Ocean Decarbonization: How Can a Robotics Company Contribute?

Today, as some net-zero goals appear difficult to reach, it seems more and more clear that we will not achieve them without making the oceans green.

According to the European Commission, if the global Blue Economy were a national economy, it would be the seventh largest in the world. However, the oceans have long been omitted from the green agenda and sustainability efforts have primarily focused onshore.

There is a growing awareness now of the damage human activity is having on ocean ecosystems. Reducing greenhouse gas emissions, as well as overfishing, habitat destruction, and pollution is a strong market driver that has inspired companies from many industries to reduce greenhouse gas emissions, overfishing, habitat destruction and pollution.

Today, as some net-zero goals appear difficult to reach, it seems more and more clear that we will not achieve them without making the oceans green. To reach our global sustainability objectives and help save our planet, we must embrace ocean decarbonization.

Ocean decarbonization image of sea

The Challenges of Ocean Decarbonization

Modern day offshore service vessels, which serve the offshore oil and gas and offshore wind markets, emit 30 to 70 metric tons of CO2 per day, with an average of 40MT. These vessels can be between 90 and 180 meters long and consume 8 to 15 m^3 of fuel per day.

Why does the vessel need to be so big? We learned that, half the time, vessels are big for a good reason. The size is necessary for heavy construction or heavy maintenance tasks that use cranes to pick and place large equipment on the seabed. The other half of the time, vessels are deploying and retrieving remotely operated vehicles (ROVs), which enable human control through an umbilical that runs from the ROV to the surface vessel.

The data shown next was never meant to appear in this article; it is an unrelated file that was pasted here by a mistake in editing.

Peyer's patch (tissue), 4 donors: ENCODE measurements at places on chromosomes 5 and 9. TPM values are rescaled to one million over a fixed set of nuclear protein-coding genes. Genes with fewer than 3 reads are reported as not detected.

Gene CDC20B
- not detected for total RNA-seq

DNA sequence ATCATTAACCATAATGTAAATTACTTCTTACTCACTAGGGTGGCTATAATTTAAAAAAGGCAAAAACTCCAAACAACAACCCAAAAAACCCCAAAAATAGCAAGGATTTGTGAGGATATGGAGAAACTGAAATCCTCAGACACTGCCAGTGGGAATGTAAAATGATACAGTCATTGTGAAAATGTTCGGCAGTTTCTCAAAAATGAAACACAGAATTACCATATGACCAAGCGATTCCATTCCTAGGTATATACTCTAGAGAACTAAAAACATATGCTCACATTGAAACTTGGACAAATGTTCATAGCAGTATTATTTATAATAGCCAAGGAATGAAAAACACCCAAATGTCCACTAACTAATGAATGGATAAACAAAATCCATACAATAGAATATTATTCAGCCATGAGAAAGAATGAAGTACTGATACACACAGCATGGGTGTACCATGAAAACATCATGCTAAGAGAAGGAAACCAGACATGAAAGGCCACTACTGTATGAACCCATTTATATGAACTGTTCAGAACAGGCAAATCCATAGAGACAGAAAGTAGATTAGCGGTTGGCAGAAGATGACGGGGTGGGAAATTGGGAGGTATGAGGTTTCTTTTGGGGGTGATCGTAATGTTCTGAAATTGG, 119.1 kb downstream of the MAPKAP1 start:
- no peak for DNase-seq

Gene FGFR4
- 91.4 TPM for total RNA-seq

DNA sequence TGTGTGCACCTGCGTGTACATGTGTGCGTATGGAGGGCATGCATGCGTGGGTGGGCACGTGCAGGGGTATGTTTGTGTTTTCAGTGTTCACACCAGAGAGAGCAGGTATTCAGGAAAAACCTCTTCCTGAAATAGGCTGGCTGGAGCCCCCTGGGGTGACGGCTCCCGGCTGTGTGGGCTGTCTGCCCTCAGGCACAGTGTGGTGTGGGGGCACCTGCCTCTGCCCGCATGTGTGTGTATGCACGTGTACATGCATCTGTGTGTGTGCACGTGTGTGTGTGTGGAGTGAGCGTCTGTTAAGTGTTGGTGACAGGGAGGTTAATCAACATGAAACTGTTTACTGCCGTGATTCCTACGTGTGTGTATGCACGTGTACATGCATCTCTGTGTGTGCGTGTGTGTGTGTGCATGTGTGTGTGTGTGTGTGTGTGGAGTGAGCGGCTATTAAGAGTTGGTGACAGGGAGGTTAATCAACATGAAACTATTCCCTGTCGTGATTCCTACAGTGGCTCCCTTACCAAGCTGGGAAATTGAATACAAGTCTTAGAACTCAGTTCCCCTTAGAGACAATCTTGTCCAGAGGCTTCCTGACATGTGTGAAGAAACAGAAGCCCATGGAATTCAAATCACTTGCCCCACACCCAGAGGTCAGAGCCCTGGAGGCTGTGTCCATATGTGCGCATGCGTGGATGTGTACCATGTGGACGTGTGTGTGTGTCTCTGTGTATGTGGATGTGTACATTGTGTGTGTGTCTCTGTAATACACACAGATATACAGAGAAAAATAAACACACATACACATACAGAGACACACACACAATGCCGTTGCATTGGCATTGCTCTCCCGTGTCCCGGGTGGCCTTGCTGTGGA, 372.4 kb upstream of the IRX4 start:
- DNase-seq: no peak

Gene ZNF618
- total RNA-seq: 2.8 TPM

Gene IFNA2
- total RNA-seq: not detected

Larger vessels — like those typically used for subsea work — require multiple solutions to operate in a cleaner way, such as biofuels, ammonia, and hydrogen fuels. Unfortunately, these technologies are not yet commercialized, and it is going to be several years before companies can use them in a commercially viable manner.

How We’re Taking On Ocean Decarbonization

Nauticus Robotics has been investing in a range of cutting-edge technologies to help with ocean decarbonization. It’s why we invented Hydronaut, a small, optionally crewed vessel operating on the surface to support the Aquanaut, our intelligent, tetherless underwater robot.

As a small vessel, Hydronaut already has a smaller footprint than the large vessels that can produce 10 to 15 times more carbon. Its compact form enables it to use a mere 0.5m^3 of fuel per day. Utilizing machine intelligence within a robot (like our Aquanaut) removes the need for the umbilical, and by doing so the vessel can be drastically reduced in size or can be removed from a project entirely, with the subsea robot residing on the seabed.

But inventing a small vessel is not where we stopped: our goal is to minimize our footprint as much as possible. To achieve this goal, with Hydronaut we use tier-3 engines equipped with carbon scrubbing systems. The carbon that the engine produces is mitigated through these clearing systems. While this process does not eliminate all carbon, it reduces the carbon footprint of Hydronaut to a very low level.

Our journey is just beginning. Our technology generates 90 percent less carbon than our closest competitor today, but we can and want to do better. We are committed to advancing our fleet to become fully carbon neutral in the coming years.

With technologies like our coming fleet of 20 pairs of Hydronauts and Aquanauts, Nauticus is leading the way in showing the world how to move closer to ocean decarbonization. And we are just getting started.

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